I wrote about the Vietnam War in The Pig Parts Series in part because I wanted to better understand it.
The war lasted many long years. Some Americans blamed young recruits for its length and brutality.
Career military believed that politicians hindered their efforts by limiting the weapons they were allowed to use and compared it to being asked “to fight with one arm tied behind their backs.”
Many Americans considered the draft to be unfair as well as unjust. Blacks, Hispanics and the poor fought and died in Vietnam in unfair numbers while some young men of means and position found ways to avoid service: college deferments; National Guard service; real or imagined physical ailments documented by sympathetic physicians; or, as a last resort, escape to Canada or Mexico. Many Americans believed the U.S. had no business intervening in what some considered to be a civil war.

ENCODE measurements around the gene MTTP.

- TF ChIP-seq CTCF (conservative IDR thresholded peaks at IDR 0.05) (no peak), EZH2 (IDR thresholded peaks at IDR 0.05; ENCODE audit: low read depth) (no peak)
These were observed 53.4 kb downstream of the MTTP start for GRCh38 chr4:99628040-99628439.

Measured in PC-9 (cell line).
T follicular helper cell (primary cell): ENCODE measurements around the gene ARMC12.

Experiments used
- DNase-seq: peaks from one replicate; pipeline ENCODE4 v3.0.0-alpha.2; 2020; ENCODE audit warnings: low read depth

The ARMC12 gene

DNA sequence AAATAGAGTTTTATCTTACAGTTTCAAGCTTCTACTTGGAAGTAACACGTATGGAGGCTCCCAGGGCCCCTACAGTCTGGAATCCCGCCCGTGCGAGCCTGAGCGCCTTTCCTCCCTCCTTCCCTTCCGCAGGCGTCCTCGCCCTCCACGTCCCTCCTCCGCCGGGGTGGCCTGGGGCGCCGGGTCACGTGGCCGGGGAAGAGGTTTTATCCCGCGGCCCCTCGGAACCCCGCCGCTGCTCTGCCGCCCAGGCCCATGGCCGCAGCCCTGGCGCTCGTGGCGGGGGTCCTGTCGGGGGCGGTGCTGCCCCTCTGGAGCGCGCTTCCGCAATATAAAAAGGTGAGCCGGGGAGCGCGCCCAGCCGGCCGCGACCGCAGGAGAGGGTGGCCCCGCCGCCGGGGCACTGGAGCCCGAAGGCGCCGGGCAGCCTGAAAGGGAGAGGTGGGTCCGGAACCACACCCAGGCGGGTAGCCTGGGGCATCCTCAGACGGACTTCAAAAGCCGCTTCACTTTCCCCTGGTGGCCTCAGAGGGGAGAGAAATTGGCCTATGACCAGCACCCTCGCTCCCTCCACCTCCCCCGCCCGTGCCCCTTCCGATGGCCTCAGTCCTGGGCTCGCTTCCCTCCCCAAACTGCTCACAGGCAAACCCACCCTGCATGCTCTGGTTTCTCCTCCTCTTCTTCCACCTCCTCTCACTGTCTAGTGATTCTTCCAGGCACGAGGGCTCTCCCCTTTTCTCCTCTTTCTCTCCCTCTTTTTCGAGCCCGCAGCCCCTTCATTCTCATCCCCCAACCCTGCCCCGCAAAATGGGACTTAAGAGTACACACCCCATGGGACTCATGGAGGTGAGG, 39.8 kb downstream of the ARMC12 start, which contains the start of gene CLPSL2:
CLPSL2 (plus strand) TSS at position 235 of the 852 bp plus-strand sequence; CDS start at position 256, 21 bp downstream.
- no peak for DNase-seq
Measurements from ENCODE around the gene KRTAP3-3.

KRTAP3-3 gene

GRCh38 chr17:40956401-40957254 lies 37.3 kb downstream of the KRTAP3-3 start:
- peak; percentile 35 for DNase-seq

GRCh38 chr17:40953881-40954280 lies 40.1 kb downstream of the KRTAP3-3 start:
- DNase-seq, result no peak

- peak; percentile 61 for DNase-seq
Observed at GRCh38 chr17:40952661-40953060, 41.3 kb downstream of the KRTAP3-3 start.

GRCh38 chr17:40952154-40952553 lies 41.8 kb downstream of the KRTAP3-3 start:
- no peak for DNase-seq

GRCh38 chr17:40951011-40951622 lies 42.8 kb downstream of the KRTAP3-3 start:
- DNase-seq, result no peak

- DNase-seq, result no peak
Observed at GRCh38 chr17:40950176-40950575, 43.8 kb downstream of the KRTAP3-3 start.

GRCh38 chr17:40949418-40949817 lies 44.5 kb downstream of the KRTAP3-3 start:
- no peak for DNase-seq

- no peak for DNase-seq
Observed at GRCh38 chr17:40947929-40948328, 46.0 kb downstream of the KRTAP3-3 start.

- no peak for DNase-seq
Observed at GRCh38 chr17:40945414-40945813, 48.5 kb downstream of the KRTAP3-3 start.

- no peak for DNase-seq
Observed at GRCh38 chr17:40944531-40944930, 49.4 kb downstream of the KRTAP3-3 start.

Americans took sides, and families fractured. Patience ran out while protests and counter protests swelled and clashed, sometimes leaving protesters and innocent bystanders dead.
Troop casualties soared, and most Americans personally knew someone who had been killed, wounded or disabled. TV news featured the carnage every day, up close and in color for the first time ever. Many young men serving in country considered themselves “cannon fodder,” and many Americans agreed with them.
As the war dragged on, most Americans wanted to be done with it.